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DIY POLKA DOT THROW

DIY POLKA DOT THROW

Since the launch of Alabama Studio Style, our DIY Eyelet + Angie Throw (also known in my family as a “couch saver”) has been a favorite do-it-yourself kit among home sewers and our workshop participants alike. Today we launch another design option for this project: the Polka Dot throw. This 36” x 48” throw, made from our medium-weight 100% organic cotton jersey, is patterned with our Medium Polka Dot Stencil and can be worked in a variety of techniques. The throw is shown here sewn in alternating double-rows of quilting, appliqué, and reverse appliqué, and then finished with a blanket stitch that runs around the entire outside edge. Find instructions for all of these techniques and more in our Alabama Stitch Book, Alabama Studio Style, and/or Alabama Studio Sewing + Design.

This DIY kit comes with the backing layer in Navy blue; choose your top layer and appliqué colors. Our production team will match the thread color based on your choices. Or, design your own throw with our Custom DIY option.

From Alabama Studio Style:

Couch savers were a permanent fixture in my grandmother’s home. All manner of crocheted, quilted, and plain fabrics were safety-pinned to upholstered couch backs as well as the arm sand heads of chairs in order to protect the fabric from undue wear and tear. In homage to Gramperkins, who taught me just about everything I love about domesticity, I created this couch saver. To make one of your own, cut a 36” x 48” piece of cotton jersey and embellish as shown. I love to read, relax, and watch movies in bed rather than on my couch, so that is where I display and enjoy this beautiful work.

DIY POLKA DOT THROW

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THE ZERO STENCIL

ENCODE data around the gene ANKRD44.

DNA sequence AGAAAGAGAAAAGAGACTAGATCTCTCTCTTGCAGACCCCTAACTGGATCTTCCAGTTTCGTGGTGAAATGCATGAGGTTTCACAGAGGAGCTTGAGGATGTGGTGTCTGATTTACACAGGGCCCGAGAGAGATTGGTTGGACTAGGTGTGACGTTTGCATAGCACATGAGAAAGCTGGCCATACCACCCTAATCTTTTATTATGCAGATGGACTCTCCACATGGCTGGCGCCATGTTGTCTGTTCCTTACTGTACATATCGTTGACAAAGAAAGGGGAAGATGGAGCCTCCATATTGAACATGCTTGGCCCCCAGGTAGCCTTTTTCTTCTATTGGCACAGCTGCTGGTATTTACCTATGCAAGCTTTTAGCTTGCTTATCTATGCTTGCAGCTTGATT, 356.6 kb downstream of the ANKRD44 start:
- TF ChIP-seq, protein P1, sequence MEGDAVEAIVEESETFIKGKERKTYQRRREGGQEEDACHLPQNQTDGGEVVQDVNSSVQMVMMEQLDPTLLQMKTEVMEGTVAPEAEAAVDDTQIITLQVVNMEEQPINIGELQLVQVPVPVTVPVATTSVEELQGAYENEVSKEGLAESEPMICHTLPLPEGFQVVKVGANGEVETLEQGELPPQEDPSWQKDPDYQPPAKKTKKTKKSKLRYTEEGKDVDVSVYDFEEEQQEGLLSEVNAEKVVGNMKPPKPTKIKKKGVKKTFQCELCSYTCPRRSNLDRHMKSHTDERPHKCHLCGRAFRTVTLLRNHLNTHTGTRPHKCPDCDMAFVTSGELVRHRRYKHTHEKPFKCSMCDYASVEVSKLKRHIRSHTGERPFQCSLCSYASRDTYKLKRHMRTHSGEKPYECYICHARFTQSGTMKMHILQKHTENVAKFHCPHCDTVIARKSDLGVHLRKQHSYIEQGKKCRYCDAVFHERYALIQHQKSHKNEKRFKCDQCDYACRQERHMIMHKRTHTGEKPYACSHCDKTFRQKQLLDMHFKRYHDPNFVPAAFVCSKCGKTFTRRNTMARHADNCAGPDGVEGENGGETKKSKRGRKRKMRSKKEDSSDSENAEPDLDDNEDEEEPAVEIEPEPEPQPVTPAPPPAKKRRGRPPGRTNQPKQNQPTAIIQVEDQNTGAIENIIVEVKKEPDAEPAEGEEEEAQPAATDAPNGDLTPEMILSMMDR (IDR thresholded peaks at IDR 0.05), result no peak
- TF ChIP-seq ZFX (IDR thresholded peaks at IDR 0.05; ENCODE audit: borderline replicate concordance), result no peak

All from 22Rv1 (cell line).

ZERO STENCIL

“Zero” is both a number and a concept. It is both incredibly complex and perfectly simple. Zero is both a value and a digit—a number and a placeholder. It can be called: nil, oh, naught, nada, and zilch. Complex chemical and physical theories involve and surround the concept of zero. All of this to say that, though the word “zero” may describe something that is very small, the larger idea of zero is very, very big.

Our goal at Alabama Chanin is to become a zero waste company. This means we repurpose and recycle every possible material, letting nothing go to waste. There are times when it is challenging to approach design with the idea of waste in mind; designing patterns and establishing cutting techniques that maximize our materials are not necessarily glamorous or exciting tasks. But, we believe taking those extra steps makes our products—and our company—more beautiful.

ZERO STENCIL

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FABRIC STACK: AUTUMN

FABRIC STACK: AUTUMN

New season = new colors.

For a limited time, we are offering our new (bright) autumn colors bundled together in one yard cuts. This fabric stack includes one yard lengths, each, of Dusk, Gold, Persimmon, Autumn, Wine, and Teal.

Our medium-weight 100% organic cotton jersey is 56” wide, made in the USA from domestically grown organic cotton, and comes to you pre-shrunk and ready-to-use.

$156

Enjoy free shipping on orders over $300.

SWATCH OF THE MONTH: OCTOBER 2014

SWATCH OF THE MONTH: OCTOBER 2014

The October Swatch of the Month highlights one of our most popular embroidery treatments—Alabama Fur. The technique, first presented in Alabama Studio Sewing + Design, combines our Spiral stencil with backstitch-worked embroidery floss, and incorporating exposed knots and tails. Simple, yet time consuming, the end result is a hypnotic continuation of curves that is both a beauty to behold and touch (the texture is irresistible).

To create the swatch, begin by stenciling the design to the top layer of fabric using your transfer method of choice. (The Spirals stencil is available for download from our Resources page.)